Tuesday, September 25, 2012

What every Mariner Knows

Every Mariner knows that a ship wants to be in the water. This keeps a boat healthy. It’s not just the maintenance one does before a trip, the stroke of sandpaper along her teak, the replacement of worn moving parts, or the re-stitching of a weak clue in the jib. A happy boat needs to keep moving.

Likewise, every Seaman has heard the call of the sea, when the wind tumbles with untamed waves sending a breeze of a whisper saying, “Come out with me, and immerse yourself with me.” It’s not just a call, but a drawing of one’s soul back to the primal source of life.

We almost lost our boat in the Bahamas. David and I was finishing up a 3 week sail in our 28 foot Phillip Rhoades sailboat, Anhinga. We anchored on the leeward side of a rocky island as a weak Northern front was coming through. By 3 o’clock in the blackness of night our anchor alarm went off. We were about to slip towards the mass of jagged rocks off the stern. I was on a pitching bow holding onto two anchor lines like a bull rider; below David was trying to start our Yanmar diesel engine with failing starter wires.

David got the engine roaring and we gingerly maneuvered around the rocks to be sheltered from the wind. That morning we woke up to what could be called a white squall. It’s all I could see, it was glorious. I could not keep the rain from pouncing through the bin boards of the companionway. When the storm passed we were amazed to see a large water spout spinning alongside the leeward part of the island right where we had anchored that night. Anhinga became our sanctuary.

The sun came out and the winds turned southwesterly, so we set off our way back to Bimini, at a running pace of 7 knots. Quite fast for Anhinga! We were having the ride of our life! The 4 minute clip below is what I put together from the sail after the storm I call, “Anhinga’s song.”

We had watched a film about a young man named Charlie Cloud, who raced sailboats in high school. He was showing his little brother the ropes; they stood together in the dawn watching the sailboats set off from an unnamed shore. His little brother said to him, “Charlie where do you think they are going?” Charlie whimsically looks across the bay and says, “Everywhere.”

Go and Enjoy! Sharon Bickel



Saturday, July 28, 2012

The Sarah Jane

Imagine being a small girl around the age of 6, in a fancy little dress, staring down at a cement circle with your family in a graveyard.  Imagine you were told you had a sister that you had never met and never will.   Imagine a life filled with brothers, boisterous, adventurous, and altheletic.  Imagine being a girl, but always striving to be as fast, as good, and as strong as your brothers.  Imagine being a mother losing her first child, in a long and arduous labor.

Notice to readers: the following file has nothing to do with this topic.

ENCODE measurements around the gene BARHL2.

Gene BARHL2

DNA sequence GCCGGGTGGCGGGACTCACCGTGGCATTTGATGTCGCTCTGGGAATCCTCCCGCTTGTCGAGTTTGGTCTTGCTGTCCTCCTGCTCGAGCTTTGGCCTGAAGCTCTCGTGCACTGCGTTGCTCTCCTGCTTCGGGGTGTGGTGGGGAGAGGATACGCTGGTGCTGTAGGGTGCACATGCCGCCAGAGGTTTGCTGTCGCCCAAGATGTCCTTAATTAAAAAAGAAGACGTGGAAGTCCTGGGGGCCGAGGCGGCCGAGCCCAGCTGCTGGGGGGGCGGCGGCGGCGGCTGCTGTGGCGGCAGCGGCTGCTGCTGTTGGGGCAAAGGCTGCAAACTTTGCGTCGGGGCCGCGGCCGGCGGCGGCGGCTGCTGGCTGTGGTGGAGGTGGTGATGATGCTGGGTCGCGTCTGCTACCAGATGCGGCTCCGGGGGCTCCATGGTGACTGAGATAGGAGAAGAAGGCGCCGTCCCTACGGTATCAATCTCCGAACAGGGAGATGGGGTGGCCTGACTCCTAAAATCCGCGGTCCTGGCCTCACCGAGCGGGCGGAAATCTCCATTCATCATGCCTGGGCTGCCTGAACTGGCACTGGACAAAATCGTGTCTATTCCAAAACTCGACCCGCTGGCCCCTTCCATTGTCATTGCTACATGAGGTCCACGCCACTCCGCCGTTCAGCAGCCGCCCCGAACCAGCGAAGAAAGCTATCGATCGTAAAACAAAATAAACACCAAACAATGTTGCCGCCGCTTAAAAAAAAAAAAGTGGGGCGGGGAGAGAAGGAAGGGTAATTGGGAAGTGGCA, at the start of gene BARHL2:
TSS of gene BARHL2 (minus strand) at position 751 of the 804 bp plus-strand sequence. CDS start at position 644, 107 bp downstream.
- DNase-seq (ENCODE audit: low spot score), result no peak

I would be a very different person, if Sarah Jane had lived.  I can't imagine the pain, confusion, and guilt my mother had carried in her heart during a time little was known about carrying a still born child.  I can't be heartless to say, I am glad I did not have a sister, I just know I would not have did the things I have done, traveled the places I have been, and dreamed to reach a higher mountain if she was my living sister.  I would never have met my soul mate, David.

I just have to know that God knew best for her, for me, and for my husband.  I am glad her name will live on in a custom creation made by a loving master shipwright, whose heart is buried underneath his gruff, and rough exterior.  We will enjoy taking Sarah Jane fishing.

Sunday, March 11, 2012


I say this in regards to the whole group that was participating in the First Annual Southwest Boat Building Festival. Can I add we were all happily captivated? We at the Shipwright Shop have been living, breathing, working on this historical event for 6 months. As David Bickel says, “this important maritime festival is loongggg over due in southwest florida!”

Yet, can I add, the kids participating in this event worked about as hard as we did in their building efforts in two and one half days, as we worked on producing this festival in 6 months. No, they were not playing video games, watching television, or chatting with friends on the phone, they were gluing, hammering, sanding, and yes, they were drilling this weekend.

The boats shaped out marvelously, right before everyone's eyes. The kids, well, not all were kids (we had young adults, also), came out victoriously in building their first wooden vessel for the sponsors who graciously made this all happen.

Who won the contest? They all were winners in our minds and hearts, and in the eyes of all the observers who came out to watch this phenomenal event taking place at the Lee County Boat Show.

The volunteering mentors work as equally hard. One could never tell the weekend hours they freely gave up coming to the Shipwright Shop to build, and paint the feature boat, in order to give these Boat Builders their best guidance. By the look of pride in their faces when they gave the Achievement Certificates to their amazing team of 5 kids, I would say it was well worth all their efforts.

Can I just say, thanks everyone?